A severe Arctic cold blast has hit the central United States, causing natural gas prices to skyrocket as demand soars and supply infrastructure struggles to operate in the extreme temperatures. Key natural gas production regions in Texas and surrounding states have faced days of sub-zero temperatures, freezing gas wells and pipelines and curtailing output. With heating demand spiking to record highs, natural gas inventories are rapidly depleting just as homes and businesses need gas supplies the most.
Lead Up to the Cold Blast Crisis
Natural gas entered 2023 trading around $3 per MMBtu, down significantly from the 14-year highs above $9 seen briefly in late 2022 during an early cold snap. Mild December weather allowed gas in storage to recover back close to the 5-year seasonal average after draws during November and early December.
The mild start to winter contributed to a general complacency about energy supplies heading into January. But long-range weather models began predicting a major shift in the weather pattern in mid-January, with cold Arctic air forecast to plunge deep into the Plains states. By January 8th, spot natural gas prices at key hubs were already trading over $5 per MMBtu on the forecasts.
Arctic Outbreak Slams the Southern Plains
On January 10th, the leading edge of bitterly cold Arctic air began sweeping across the Plains. Temperatures rapidly fell below zero degrees Fahrenheit across Oklahoma, Texas, New Mexico, and surrounding states. Strong winds drove wind chill values as low as -30 to -50 degrees in areas not accustomed to such extreme cold.
By January 11th, gas production regions from New Mexico’s Permian Basin to North Texas’ Barnett Shale were in the grips of a truly historic cold outbreak. Gas processing plants began shutting down due to freezing components. Wellheads froze. And the extreme cold made it dangerous for crews to access production sites for maintenance.
Table 1 shows the progression of the cold blast through key gas production regions:
|Oklahoma City, OK
With supply infrastructure freezing up but homes and businesses cranking up their heat to stay warm in the extreme cold, natural gas inventories began to rapidly deplete. Natural gas prices exploded higher, with spot prices in West Texas surging from around $5 on January 10th to over $20 per MMBtu on January 14th.
Futures contracts also rallied, with the February NYMEX natural gas contract spiking from $3.50 in early January to as high as $6.00 on January 14th.
Record Winter Demand Across Multiple Sectors
In addition to strong heating demand, the cold blast led to surging natural gas demand from the electric power sector. Gas-fired power plants ramped up output to meet spiking electricity demand for heating. Power generators had to compete with homes and businesses in procuring natural gas supplies even as cold-stricken infrastructure crimped gas output.
The cold has also hit coal supplies, as freezing rivers and rail lines disrupted coal deliveries to power plants in key areas. Nuclear power plants have also felt the effects of extreme winter weather. In Texas, two nuclear reactors tripped offline due to cold-related equipment issues at times of peak electricity demand.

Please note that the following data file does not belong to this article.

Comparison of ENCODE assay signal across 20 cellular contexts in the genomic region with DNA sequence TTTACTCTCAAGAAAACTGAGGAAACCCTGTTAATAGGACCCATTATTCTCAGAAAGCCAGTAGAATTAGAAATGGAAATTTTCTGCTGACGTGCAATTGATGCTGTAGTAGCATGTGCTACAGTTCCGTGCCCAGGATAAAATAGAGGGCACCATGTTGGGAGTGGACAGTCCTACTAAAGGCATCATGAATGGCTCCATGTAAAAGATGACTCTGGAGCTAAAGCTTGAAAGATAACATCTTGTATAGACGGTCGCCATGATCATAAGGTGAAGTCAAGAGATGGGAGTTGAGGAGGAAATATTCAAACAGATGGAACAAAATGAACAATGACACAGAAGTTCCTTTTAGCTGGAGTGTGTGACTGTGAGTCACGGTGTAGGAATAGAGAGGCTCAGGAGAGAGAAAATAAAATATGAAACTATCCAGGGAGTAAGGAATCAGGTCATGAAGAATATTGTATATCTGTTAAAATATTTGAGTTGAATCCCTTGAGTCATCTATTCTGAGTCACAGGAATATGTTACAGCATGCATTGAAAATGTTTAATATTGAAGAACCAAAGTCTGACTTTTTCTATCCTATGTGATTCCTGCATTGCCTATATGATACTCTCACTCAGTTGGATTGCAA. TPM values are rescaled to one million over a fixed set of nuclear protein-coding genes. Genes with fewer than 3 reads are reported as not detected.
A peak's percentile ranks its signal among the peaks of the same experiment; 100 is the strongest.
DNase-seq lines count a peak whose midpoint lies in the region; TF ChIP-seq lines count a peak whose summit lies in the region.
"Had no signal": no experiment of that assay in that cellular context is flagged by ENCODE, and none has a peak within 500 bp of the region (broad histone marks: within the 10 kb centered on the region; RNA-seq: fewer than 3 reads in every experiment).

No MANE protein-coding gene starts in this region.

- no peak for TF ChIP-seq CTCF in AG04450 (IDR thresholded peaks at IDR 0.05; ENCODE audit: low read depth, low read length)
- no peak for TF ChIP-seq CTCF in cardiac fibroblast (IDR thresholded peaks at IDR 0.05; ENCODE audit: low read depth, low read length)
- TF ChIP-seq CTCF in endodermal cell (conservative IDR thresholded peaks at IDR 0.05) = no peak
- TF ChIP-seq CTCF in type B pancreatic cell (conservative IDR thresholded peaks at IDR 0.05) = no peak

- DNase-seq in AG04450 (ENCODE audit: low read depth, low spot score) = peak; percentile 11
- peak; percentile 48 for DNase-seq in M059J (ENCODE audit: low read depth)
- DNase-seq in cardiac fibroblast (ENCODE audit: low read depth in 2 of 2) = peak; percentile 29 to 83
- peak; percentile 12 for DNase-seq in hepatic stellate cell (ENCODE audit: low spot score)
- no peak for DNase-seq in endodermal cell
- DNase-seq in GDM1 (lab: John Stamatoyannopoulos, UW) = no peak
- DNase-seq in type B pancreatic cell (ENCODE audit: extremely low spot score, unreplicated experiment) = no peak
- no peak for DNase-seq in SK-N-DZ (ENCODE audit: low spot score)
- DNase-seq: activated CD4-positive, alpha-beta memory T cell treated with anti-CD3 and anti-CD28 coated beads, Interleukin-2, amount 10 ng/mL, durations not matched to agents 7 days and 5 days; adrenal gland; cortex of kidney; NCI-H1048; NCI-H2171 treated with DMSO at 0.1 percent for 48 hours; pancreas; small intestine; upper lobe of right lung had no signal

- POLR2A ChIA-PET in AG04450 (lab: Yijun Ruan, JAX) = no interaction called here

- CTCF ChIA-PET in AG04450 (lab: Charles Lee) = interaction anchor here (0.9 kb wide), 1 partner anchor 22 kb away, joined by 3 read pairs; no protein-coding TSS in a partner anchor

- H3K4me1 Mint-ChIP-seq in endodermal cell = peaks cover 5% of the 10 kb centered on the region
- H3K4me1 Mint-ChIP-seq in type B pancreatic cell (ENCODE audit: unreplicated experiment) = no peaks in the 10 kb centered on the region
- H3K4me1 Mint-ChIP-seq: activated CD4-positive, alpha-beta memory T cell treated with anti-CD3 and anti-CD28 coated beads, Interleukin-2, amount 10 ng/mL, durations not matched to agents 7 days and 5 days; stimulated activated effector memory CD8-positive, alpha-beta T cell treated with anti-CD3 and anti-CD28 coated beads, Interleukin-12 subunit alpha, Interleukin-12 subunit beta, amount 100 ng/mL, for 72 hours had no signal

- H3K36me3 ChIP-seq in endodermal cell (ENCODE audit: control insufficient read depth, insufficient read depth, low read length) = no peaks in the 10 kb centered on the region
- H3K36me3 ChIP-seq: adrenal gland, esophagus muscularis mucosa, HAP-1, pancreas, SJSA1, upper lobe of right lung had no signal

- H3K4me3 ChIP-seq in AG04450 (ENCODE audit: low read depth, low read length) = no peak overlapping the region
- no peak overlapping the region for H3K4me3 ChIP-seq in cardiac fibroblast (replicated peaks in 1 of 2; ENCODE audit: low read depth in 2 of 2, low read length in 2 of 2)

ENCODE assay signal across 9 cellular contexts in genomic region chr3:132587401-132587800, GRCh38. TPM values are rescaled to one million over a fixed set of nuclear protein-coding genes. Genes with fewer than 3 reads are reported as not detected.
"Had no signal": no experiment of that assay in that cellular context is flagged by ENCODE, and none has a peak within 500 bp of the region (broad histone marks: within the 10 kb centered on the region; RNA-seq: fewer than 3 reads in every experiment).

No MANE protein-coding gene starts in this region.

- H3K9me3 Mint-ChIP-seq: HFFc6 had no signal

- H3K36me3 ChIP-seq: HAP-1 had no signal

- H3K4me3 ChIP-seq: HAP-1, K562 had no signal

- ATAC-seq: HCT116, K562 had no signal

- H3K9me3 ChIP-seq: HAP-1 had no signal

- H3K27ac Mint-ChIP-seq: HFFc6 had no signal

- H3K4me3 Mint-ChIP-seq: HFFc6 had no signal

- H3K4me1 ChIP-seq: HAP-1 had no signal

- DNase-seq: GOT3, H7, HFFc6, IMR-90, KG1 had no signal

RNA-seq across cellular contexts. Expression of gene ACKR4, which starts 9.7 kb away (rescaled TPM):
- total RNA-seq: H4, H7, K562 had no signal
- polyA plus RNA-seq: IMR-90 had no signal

The cold blast could not have come at a worse time for the liquefied natural gas (LNG) export industry. LNG feedgas demand hit new highs in early January, averaging 13.0 billion cubic feet per day. The loss of gas production from Texas wells is reducing supplies available for LNG export terminals along the Gulf Coast. Some terminals may be forced to curtail operations temporarily if gas receipts decline substantially from connected pipelines.
Storage Inventories Face Biggest Winter Depletion in Years
Entering the key winter heating season in November, US natural gas inventories stood slightly below the seasonal 5-year average after a hot summer and strong LNG feedgas demand prevented a complete rebuild of storage. Inventories entered January about 7% under the 5-year average.
Table 2 shows weekly natural gas inventory changes this winter:
|Total Storage (Bcf)
|vs 5-year Average
While only normal to moderately above-normal inventory draws occurred in November through early January, the extreme Arctic outbreak has completely shifted the supply-demand balance. Natural gas storage facilities saw record withdrawals during the week ending January 13th, dropping below the key 3 Tcf threshold.
Potential for Supply Shortfalls Before Winter Ends
With extreme cold still gripping key supply regions in the Southern Plains as of January 15th, natural gas production remains heavily impaired. Yet peak winter heating demand will continue for weeks across much of the central and eastern US. Natural gas storage inventories still have to handle heavy withdrawals through the rest of January and February before heating demand starts to subside into spring.
The massive inventory draws so far this year mean supplies remain vulnerable to any additional late-season cold blasts. Natural gas futures markets will closely monitor the weather in February and March for any signs of a late cold snap emerging. Even a few weeks of below-normal temperatures in March could force gas prices sharply higher on supply shortage fears.
For now, all eyes are on the next week’s weather forecast for Texas, Oklahoma, New Mexico and other critical gas-producing zones. Any moderation in temperatures and winds over the next several days will be critical for allowing the return of drilling and production activity slowed by the historic Arctic blast in mid-January. But the race is on between Mother Nature and the natural gas industry to resupply regional inventories before the next cold demand spike potentially emerges.
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